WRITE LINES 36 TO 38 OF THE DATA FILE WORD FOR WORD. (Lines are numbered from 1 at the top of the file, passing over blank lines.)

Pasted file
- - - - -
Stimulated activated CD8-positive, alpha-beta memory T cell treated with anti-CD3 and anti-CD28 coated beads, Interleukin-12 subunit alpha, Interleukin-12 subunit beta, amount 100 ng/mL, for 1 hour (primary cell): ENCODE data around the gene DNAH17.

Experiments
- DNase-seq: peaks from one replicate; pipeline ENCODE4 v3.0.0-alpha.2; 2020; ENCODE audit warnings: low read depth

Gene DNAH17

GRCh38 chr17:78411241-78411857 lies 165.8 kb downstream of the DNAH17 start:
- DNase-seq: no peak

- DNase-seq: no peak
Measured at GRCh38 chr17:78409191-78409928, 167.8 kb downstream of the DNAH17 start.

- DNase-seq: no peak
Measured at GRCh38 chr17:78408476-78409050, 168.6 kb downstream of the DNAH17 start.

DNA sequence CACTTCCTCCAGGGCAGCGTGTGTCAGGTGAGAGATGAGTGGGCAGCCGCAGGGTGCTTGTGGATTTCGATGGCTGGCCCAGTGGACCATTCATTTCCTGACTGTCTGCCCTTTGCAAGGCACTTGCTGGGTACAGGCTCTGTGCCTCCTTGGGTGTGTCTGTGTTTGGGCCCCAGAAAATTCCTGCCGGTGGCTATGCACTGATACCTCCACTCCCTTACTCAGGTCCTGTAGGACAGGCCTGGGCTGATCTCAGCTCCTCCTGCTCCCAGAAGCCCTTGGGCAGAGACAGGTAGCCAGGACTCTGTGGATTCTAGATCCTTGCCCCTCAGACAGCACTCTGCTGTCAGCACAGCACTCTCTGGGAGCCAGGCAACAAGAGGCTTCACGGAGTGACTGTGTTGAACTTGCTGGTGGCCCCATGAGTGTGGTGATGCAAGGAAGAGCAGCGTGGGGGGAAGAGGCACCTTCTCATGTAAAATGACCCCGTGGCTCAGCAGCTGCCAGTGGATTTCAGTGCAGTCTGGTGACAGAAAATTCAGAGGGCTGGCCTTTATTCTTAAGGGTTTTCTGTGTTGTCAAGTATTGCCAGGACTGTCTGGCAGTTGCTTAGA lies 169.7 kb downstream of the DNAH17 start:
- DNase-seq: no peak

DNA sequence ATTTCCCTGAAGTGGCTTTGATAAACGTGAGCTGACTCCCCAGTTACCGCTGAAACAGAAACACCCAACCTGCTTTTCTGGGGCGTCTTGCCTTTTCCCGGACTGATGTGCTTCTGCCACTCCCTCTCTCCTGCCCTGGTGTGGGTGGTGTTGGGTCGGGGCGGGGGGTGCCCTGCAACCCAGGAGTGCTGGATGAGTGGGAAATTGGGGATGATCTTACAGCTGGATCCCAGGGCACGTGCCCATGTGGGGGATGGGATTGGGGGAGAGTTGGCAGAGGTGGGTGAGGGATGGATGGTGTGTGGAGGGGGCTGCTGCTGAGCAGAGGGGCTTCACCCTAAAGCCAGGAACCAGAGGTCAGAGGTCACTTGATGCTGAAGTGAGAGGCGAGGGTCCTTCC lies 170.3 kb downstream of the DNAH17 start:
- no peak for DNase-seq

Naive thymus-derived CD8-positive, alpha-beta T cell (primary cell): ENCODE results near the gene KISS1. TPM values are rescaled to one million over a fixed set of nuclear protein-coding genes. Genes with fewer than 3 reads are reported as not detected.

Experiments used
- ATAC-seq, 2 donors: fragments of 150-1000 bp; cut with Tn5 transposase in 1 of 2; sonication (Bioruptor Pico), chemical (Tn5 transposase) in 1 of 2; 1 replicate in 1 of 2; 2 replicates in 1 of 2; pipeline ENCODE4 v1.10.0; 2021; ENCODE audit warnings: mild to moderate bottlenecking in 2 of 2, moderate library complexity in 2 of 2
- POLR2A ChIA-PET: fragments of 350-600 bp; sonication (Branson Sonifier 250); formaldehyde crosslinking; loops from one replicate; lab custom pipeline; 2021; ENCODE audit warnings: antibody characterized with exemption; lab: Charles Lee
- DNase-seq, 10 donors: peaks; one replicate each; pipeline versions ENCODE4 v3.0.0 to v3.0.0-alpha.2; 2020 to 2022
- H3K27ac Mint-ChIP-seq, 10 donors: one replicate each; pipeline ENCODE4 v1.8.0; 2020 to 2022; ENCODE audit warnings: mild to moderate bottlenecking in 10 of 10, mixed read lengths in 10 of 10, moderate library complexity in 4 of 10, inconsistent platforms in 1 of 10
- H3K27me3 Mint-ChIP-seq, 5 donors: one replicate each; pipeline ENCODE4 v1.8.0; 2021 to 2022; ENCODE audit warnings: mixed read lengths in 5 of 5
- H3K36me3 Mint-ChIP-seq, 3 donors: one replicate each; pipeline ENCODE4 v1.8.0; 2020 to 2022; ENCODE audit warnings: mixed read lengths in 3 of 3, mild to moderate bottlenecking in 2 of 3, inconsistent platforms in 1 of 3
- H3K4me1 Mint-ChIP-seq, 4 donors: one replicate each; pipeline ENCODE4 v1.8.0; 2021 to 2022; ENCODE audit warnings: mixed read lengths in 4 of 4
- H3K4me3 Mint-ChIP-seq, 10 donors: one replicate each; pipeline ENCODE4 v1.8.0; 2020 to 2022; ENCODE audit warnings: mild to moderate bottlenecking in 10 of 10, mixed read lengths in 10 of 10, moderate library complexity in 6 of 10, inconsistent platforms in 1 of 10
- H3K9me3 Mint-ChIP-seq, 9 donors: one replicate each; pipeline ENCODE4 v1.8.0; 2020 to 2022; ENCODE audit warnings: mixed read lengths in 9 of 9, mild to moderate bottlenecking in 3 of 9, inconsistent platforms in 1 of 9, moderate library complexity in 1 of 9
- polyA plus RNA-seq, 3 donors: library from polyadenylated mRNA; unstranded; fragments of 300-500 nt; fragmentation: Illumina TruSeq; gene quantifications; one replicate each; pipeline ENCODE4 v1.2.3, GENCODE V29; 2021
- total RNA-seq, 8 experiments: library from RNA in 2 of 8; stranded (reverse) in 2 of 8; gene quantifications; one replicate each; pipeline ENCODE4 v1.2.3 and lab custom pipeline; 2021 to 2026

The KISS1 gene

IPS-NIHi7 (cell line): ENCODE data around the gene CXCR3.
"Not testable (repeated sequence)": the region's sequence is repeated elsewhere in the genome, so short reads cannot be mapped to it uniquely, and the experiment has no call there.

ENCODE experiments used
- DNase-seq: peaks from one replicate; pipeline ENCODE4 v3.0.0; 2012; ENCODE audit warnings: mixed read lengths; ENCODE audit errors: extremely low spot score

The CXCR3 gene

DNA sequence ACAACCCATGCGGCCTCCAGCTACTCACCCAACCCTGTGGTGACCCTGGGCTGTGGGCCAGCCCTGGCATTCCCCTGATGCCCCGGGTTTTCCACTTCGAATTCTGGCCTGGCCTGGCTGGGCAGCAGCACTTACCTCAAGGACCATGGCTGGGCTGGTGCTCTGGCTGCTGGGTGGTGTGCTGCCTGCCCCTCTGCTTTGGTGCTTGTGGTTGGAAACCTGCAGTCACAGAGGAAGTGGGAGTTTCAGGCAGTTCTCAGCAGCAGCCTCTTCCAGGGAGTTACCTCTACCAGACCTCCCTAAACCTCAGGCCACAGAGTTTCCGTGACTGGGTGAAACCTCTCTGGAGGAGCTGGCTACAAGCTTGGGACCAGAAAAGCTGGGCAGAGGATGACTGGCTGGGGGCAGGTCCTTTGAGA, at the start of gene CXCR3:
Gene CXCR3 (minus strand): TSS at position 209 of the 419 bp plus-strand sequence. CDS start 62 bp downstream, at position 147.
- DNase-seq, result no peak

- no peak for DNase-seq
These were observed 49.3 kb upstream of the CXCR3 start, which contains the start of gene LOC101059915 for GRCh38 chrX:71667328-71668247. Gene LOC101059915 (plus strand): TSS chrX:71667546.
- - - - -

- DNase-seq, result no peak

- no peak for DNase-seq
These were observed 49.3 kb upstream of the CXCR3 start, which contains the start of gene LOC101059915 for GRCh38 chrX:71667328-71668247. Gene LOC101059915 (plus strand): TSS chrX:71667546.